Originally Posted by Warpdrv
Could you imagine sitting in your living room and have a complete mixing setup just to tailor the sound on the fly....
I want to see that guy....
For me, that's the attraction to mixing live.
Make each element a tangible entity in the mix. Assure the lead vocal is just this side of shrill, tons of detail and razor sharp, and yet pleasingly smooth and liquid. The bass guitar can easily become mush and buried, you've got to EQ it to allow the tonal structure to be fleshed out and differentiated. And of course the kick drum, the new lead vocal
It's got to cut right through the dense mix to the point one easily hears the boom(50), smack(3k) and click(6k).
There is no absolute with electric and acoustic sources, being manipulated by seemingly endless stages of spectral shaping. The result, in the first third of the house, is the final product.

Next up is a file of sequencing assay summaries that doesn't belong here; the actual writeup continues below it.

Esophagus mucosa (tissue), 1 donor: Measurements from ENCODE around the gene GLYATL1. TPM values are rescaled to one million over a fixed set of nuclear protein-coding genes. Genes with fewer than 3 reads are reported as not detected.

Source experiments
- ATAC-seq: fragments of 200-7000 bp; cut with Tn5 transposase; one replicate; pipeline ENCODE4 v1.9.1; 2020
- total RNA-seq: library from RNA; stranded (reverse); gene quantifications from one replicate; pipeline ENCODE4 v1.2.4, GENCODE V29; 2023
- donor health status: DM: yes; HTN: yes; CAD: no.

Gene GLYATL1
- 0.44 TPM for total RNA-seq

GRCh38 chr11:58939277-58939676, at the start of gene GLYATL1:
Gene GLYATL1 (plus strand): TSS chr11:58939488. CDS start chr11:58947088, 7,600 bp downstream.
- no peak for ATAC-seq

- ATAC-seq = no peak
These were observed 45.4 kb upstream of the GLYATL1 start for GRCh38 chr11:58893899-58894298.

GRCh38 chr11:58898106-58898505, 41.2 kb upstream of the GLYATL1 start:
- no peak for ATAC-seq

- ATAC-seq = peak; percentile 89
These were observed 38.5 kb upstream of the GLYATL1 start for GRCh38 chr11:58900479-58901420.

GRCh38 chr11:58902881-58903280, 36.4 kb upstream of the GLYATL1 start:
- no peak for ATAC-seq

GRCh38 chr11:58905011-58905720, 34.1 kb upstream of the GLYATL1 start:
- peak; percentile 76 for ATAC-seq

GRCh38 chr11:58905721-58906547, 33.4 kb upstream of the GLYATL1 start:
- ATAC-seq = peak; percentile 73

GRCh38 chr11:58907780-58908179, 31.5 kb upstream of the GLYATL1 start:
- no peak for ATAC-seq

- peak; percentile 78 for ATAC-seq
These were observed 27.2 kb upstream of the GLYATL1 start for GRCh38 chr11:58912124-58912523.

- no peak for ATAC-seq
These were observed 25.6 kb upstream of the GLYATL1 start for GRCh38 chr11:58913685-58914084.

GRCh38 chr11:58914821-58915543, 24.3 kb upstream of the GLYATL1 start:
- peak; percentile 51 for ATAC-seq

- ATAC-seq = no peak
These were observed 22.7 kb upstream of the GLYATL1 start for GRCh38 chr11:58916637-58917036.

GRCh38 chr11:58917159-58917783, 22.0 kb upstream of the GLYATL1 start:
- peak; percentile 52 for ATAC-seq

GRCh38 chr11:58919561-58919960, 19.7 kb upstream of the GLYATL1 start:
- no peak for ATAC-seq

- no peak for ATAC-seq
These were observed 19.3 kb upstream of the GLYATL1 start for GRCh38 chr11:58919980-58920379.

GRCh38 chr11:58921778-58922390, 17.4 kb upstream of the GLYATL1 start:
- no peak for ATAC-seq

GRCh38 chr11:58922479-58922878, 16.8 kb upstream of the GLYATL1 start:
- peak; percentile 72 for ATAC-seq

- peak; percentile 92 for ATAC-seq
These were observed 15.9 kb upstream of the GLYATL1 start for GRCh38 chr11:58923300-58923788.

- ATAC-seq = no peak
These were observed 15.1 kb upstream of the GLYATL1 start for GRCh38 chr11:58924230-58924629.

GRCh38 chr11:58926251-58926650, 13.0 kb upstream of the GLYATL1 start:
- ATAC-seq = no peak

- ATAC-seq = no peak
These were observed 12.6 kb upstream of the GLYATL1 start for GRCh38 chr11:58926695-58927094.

The previous example is heavy handed rock/pop/r&b. I did an outdoor three piece jazz show once. An outdoor Biergarten (100 year old German place), amidst condos on all four sides. Never mixed these guys, but a bike cop stood next to me at the FOH and check SPLs to assure cooperation with the local residents. I don't remember the level requirement, however the low levels allowed me to EQ in a substantial amount of real low stuff. The kick drum had a normal higher tune, but I emphasized the 30-40 stuff because of all the added headroom due to the low operating level. Being so low in frequency, the local Gendarme
and her cheap SPL meter, allowed the high levels of low freqs to pass with no objection.
It was quite a thrill to EQ in this manner on the fly, it added an extremely nice weight to the presentation. Very enjoyable. I remember the system, two double 15s per side, ground stacked, and unknown flown tops.
Back on track, as soon as I get my Dayton system, I'll get my initial impressions up asap. The primary reason for purchase is to integrate properly the IB sub.